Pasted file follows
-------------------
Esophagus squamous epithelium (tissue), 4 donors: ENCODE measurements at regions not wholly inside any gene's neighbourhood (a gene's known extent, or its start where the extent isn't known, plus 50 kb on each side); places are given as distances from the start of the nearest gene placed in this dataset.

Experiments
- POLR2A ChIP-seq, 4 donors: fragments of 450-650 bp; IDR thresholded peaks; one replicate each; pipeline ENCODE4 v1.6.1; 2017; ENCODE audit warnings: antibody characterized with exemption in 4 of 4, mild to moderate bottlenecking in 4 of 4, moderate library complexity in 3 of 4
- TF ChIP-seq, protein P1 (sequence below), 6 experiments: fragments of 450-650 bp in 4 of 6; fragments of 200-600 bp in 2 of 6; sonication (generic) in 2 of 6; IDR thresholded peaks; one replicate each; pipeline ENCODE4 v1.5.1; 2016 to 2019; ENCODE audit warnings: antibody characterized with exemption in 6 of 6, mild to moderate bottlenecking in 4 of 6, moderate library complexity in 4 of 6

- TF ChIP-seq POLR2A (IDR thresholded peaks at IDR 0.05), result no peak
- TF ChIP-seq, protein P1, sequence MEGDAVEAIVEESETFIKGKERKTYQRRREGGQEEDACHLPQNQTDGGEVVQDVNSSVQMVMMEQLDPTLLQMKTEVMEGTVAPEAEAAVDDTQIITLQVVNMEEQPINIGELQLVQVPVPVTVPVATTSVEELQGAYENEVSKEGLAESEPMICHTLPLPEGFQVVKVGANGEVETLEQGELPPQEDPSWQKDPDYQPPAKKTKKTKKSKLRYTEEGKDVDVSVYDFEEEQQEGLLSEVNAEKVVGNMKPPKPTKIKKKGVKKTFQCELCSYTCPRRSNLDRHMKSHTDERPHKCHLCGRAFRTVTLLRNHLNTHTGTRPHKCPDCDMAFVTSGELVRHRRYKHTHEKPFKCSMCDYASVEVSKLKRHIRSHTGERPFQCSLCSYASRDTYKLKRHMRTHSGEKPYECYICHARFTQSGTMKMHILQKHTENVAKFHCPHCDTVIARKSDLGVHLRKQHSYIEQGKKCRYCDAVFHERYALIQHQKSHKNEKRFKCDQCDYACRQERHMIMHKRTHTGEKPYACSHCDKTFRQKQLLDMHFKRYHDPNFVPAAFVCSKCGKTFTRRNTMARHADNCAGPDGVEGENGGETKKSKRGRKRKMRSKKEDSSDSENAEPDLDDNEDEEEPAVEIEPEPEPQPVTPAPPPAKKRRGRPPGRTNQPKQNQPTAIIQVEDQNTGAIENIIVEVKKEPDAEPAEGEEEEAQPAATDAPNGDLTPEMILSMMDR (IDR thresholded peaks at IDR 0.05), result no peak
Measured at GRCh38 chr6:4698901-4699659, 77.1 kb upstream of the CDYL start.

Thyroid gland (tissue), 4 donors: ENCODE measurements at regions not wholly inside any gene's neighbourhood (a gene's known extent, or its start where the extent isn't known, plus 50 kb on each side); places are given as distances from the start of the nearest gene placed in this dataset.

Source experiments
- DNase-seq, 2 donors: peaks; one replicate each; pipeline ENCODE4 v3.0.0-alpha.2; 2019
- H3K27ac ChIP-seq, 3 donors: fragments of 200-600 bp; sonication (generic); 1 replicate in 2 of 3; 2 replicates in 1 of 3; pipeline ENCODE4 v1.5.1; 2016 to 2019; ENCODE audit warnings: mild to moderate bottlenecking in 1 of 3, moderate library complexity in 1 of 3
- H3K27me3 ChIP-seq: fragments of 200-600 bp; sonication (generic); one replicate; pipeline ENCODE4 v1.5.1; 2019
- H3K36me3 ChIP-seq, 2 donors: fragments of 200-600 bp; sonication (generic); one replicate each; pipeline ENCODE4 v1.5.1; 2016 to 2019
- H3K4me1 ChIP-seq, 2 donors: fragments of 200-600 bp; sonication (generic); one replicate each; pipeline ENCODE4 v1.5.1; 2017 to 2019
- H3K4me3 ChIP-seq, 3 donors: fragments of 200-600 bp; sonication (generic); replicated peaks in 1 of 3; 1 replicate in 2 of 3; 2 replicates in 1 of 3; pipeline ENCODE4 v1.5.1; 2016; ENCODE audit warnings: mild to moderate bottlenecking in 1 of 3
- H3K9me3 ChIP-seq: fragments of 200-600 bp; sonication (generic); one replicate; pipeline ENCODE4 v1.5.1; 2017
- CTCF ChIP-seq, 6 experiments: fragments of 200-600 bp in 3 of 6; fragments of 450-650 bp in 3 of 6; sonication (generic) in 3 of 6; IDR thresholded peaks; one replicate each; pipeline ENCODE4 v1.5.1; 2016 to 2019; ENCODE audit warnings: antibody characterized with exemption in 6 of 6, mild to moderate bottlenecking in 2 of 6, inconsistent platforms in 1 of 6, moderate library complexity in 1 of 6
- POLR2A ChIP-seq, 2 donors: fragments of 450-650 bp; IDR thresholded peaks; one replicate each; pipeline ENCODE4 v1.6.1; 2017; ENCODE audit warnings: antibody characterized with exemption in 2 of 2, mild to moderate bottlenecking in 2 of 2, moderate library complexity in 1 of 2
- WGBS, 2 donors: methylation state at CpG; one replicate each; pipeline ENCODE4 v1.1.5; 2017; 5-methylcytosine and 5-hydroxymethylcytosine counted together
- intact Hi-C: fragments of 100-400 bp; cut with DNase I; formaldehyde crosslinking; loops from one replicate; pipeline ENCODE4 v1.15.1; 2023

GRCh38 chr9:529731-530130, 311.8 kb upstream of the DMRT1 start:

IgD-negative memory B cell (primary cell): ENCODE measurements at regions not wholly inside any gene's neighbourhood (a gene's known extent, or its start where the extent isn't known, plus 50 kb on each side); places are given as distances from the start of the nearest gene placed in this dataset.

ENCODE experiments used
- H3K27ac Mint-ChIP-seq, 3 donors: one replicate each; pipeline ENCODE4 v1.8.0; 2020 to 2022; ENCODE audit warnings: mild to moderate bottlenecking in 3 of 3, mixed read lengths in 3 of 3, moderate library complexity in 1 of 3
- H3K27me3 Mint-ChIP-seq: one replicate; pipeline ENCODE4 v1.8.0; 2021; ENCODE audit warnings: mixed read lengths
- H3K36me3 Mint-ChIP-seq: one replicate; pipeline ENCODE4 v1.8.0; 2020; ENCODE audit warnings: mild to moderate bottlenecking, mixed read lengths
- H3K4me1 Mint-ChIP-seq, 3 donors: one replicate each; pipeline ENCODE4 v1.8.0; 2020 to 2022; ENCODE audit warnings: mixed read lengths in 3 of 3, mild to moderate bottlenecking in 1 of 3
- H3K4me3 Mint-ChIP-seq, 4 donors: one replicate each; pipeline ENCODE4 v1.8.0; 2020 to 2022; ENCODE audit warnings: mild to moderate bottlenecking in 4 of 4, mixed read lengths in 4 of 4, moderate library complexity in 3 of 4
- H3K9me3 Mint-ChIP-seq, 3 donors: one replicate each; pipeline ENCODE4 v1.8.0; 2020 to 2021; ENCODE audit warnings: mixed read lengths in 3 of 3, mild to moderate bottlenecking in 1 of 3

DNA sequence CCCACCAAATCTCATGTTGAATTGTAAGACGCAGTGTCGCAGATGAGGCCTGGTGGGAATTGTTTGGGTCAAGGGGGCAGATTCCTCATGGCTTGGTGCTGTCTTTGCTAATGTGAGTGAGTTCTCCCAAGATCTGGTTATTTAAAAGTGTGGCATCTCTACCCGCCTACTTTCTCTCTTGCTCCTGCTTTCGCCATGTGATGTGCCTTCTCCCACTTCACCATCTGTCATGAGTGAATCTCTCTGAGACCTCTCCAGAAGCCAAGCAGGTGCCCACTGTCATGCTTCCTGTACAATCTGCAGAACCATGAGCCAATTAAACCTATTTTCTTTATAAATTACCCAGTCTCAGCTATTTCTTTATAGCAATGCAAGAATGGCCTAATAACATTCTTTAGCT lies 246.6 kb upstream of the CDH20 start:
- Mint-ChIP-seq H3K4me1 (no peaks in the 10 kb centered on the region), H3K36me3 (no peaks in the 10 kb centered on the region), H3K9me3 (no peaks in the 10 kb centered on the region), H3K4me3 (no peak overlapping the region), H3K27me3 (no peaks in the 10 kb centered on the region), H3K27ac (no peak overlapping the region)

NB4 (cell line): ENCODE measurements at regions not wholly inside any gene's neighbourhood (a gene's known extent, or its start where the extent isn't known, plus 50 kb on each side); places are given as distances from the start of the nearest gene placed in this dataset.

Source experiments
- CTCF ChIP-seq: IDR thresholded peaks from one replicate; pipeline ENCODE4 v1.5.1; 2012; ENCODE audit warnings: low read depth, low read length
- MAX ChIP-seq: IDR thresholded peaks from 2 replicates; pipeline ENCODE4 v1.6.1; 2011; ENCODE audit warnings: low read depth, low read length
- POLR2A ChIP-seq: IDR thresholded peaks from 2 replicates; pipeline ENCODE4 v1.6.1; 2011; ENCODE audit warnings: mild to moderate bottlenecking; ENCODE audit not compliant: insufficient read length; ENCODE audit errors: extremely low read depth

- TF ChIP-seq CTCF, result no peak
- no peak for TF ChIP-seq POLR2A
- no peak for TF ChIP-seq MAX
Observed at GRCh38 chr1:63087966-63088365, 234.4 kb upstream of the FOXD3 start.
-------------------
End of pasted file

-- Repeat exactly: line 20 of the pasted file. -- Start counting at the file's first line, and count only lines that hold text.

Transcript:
- intact Hi-C: fragments of 100-400 bp; cut with DNase I; formaldehyde crosslinking; loops from one replicate; pipeline ENCODE4 v1.15.1; 2023